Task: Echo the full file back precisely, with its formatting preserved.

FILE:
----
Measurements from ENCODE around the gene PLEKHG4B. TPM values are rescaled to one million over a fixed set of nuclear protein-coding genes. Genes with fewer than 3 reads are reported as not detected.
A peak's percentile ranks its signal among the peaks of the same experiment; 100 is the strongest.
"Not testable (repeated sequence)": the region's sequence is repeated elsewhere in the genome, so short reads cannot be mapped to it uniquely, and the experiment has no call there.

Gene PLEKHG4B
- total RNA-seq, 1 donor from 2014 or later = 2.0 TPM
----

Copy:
Measurements from ENCODE around the gene PLEKHG4B. TPM values are rescaled to one million over a fixed set of nuclear protein-coding genes. Genes with fewer than 3 reads are reported as not detected.
A peak's percentile ranks its signal among the peaks of the same experiment; 100 is the strongest.
"Not testable (repeated sequence)": the region's sequence is repeated elsewhere in the genome, so short reads cannot be mapped to it uniquely, and the experiment has no call there.

Gene PLEKHG4B
- total RNA-seq, 1 donor from 2014 or later = 2.0 TPM